Billy also won the 2019 Purina Amateur Shooting Dog Award.

Runner-up in this category went to Heard Hill’s Jaybird, pointer male owned and handled by Buck and Lynn Heard of Moultrie, Ga. Lynn directed Jaybird in the field.

The top Amateur All-Age trophy went to Sims Rambling Rex for owner-handler Junior Sims of Milton, Fla. Junior made his first visit to our banquet from his home in north Florida.

The 2019 Open Derby of the Year was Dogwood Bill. Among his placements was his newly earned title of Continental Derby Champion under the whistle of handler Jamie Daniels. Bill is owned by Dogwood Plantation (George and Cindy Watkins)  in Thomasville, Ga.

Dogwood Plantation manager Ben Stringer knew that Bill was special early on. We were glad that Ben and his fiancée Jessica Gay attended this year’s banquet.

One Penny More earned the runner-up Open Derby laurels for her ageless owner Jack Arlington of Hatchechubbee, Ala. Michael Martino handled Penny in her successful season.

The 2019 Open Shooting Dog of the Year was Zip Tye. This strong pointer male is out of Dunn’s Tried’n True and he hit the scene hard this year. Tye is owned by Will Dunn and Dr. Chet Layne and handled by Doug Ray.

Runner-up Open Shooting Dog was Bo Bunda, owned by Jack Arlington and handled by Michael Martino.

Luke Eisenhart earned the DTFTA All-Age Handler of the Year. Luke and wife Tammy accepted their DTFTA trophy in Albany prior to their Nashville, Tenn., trip to claim similar top honors at the Purina Awards.

Tommy Rice III was in attendance with wife Stephanie and son Solon to claim his Shooting Dog of the Year Award.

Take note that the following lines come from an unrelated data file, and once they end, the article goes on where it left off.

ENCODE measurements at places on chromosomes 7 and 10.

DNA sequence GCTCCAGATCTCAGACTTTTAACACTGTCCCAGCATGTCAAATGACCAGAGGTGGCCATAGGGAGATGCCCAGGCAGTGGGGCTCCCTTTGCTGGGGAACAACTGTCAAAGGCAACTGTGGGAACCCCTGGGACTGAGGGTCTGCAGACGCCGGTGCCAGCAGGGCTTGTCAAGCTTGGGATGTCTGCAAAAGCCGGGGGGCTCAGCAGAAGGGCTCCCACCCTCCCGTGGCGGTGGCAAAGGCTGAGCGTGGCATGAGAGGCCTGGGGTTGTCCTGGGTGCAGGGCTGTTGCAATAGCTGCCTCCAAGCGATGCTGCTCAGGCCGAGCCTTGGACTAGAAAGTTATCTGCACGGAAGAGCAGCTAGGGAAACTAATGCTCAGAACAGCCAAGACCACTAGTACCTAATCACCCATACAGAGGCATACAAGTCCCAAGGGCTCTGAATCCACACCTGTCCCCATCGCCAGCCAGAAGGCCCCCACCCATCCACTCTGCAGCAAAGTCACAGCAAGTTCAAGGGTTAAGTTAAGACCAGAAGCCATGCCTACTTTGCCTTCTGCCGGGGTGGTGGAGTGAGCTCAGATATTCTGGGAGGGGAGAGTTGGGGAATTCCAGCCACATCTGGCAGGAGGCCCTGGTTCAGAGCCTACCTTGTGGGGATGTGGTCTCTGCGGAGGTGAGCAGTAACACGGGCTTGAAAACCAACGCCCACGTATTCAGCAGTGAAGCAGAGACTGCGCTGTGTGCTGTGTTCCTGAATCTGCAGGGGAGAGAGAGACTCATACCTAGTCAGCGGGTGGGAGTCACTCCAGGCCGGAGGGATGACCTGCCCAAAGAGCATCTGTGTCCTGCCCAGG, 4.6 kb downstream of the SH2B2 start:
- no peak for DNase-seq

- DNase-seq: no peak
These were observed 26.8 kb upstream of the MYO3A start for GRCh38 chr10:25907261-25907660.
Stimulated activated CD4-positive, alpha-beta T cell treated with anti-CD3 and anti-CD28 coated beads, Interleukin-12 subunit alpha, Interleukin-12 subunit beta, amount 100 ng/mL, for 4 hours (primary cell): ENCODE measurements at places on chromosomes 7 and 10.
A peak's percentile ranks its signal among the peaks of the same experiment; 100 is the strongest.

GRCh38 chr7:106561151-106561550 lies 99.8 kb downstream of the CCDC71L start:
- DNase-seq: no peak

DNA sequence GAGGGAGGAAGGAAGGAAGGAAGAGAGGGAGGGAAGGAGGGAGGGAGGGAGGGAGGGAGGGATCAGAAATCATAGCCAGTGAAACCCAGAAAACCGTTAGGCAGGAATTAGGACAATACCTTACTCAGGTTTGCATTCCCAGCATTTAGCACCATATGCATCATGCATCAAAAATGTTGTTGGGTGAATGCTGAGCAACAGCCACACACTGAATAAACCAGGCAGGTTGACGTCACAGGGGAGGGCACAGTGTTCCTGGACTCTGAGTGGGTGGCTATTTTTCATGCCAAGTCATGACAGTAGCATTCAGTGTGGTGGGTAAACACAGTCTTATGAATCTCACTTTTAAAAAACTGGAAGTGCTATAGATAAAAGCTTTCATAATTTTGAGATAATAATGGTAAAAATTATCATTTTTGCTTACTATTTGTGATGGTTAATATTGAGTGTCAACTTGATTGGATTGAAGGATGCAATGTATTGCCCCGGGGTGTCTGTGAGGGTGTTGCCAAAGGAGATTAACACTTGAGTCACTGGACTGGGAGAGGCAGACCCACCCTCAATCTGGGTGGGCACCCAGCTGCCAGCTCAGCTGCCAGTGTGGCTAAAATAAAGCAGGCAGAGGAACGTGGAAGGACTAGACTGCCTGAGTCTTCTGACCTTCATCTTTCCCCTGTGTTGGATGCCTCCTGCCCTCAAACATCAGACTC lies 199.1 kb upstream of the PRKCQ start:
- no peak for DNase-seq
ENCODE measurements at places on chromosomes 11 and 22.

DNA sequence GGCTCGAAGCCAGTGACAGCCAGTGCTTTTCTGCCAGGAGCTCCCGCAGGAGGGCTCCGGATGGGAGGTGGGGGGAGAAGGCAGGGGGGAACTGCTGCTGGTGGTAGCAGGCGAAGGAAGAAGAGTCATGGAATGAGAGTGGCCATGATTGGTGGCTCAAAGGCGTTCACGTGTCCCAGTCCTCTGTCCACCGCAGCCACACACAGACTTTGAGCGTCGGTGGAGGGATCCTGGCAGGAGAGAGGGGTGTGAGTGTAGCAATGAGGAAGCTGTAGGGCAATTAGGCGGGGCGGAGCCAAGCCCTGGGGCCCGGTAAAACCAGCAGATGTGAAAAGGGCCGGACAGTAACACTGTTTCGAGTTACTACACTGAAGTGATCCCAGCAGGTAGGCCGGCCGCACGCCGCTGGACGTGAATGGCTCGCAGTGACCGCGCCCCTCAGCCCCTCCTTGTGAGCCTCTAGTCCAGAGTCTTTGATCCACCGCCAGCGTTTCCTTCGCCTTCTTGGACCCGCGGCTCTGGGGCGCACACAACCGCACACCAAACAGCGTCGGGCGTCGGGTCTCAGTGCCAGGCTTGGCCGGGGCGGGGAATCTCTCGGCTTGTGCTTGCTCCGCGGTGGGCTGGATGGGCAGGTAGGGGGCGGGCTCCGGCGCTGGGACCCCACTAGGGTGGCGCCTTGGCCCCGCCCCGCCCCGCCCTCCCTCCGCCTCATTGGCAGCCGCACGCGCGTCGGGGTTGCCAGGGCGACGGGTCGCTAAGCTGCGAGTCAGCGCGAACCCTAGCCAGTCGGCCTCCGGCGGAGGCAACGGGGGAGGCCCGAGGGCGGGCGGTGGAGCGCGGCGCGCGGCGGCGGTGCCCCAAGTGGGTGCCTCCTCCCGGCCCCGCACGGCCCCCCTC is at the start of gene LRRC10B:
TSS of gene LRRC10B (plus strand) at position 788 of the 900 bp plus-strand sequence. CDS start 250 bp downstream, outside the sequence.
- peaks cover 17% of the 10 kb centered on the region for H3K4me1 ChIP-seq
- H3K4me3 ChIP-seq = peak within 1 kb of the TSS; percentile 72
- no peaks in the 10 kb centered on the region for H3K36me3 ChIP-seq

Jamie Daniels was present to receive his Derby Handler of the Year accolade. Jamie’s wife, Allison, was under the weather and she and daughter, Rose Marie, were missed.

Officers for DTFTA remained the same for the coming season, with Grant Rudolph as secretary-treasurer, Joe Rentz as vice-president, and Steve Standley maintaining the president’s position.

Great thanks are extended to Grant Rudolph for handling multiple tasks in excellent fashion while maintaining a positive and dedicated work ethic.

Joe Rentz continues to offer insight and good counsel when I need a different perspective.

I would also like to acknowledge Larron Copeland’s great interest and devotion to this Association. His enthusiasm and commitment to Dixie Trace is often encouraging to me.

Chris Mathan has always been willing to lend her talents where needed. Her passion for the sport is contagious. We appreciate her taking our banquet pictures and professionally preparing them for publication in The American Field.

Rob Boot is our web administrator and he is in fact our behind-the-scenes hero. His expertise and early vision pushed our digital footprint and enhanced our image in the community.

Martha Neely prepared high class centerpieces for our banquet tables and they were eye-catching. Much appreciation is extended to Vicky Standley and Joan Newpeck for managing the reception table duties.

It is no secret that high class field trials cannot occur without high class grounds. The grounds used in the Dixie Trace Field Trial Association are our greatest glory and our greatest gift. The owners of these properties are highly appreciated and respected. Please take time to thank them as you see them in your travels.

Dixie Trace Field Trial Association is a work in progress. People who come forward with good ideas and are willing to positively contribute will move us toward the next fifteen years. We have come far, so please join us as we grow into the future.


Comments are closed.